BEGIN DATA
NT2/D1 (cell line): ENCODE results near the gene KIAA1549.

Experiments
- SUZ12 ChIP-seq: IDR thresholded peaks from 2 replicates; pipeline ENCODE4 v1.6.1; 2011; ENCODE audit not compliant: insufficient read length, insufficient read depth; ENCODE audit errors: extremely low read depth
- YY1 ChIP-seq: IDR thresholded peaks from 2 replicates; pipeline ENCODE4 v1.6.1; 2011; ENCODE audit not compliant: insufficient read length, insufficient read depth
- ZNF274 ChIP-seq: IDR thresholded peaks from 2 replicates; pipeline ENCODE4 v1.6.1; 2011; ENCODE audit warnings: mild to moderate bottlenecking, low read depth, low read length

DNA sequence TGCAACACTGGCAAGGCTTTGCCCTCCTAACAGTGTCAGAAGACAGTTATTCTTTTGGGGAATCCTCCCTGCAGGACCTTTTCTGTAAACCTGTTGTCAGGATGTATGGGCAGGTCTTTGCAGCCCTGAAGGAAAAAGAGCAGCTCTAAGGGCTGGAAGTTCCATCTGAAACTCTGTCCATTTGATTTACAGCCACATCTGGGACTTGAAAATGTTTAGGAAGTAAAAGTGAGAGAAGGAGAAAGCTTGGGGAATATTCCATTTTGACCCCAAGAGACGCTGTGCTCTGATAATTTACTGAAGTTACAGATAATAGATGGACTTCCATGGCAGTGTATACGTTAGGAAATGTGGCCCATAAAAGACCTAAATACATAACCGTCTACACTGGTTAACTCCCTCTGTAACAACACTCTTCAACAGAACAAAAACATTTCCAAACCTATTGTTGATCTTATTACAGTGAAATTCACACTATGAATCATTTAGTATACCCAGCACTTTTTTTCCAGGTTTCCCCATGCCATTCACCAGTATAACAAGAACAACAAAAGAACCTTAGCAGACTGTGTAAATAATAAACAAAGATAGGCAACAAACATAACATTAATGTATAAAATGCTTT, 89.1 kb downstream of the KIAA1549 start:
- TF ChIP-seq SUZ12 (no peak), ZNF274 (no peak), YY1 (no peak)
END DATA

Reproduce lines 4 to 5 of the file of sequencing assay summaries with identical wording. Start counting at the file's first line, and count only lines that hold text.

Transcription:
- YY1 ChIP-seq: IDR thresholded peaks from 2 replicates; pipeline ENCODE4 v1.6.1; 2011; ENCODE audit not compliant: insufficient read length, insufficient read depth
- ZNF274 ChIP-seq: IDR thresholded peaks from 2 replicates; pipeline ENCODE4 v1.6.1; 2011; ENCODE audit warnings: mild to moderate bottlenecking, low read depth, low read length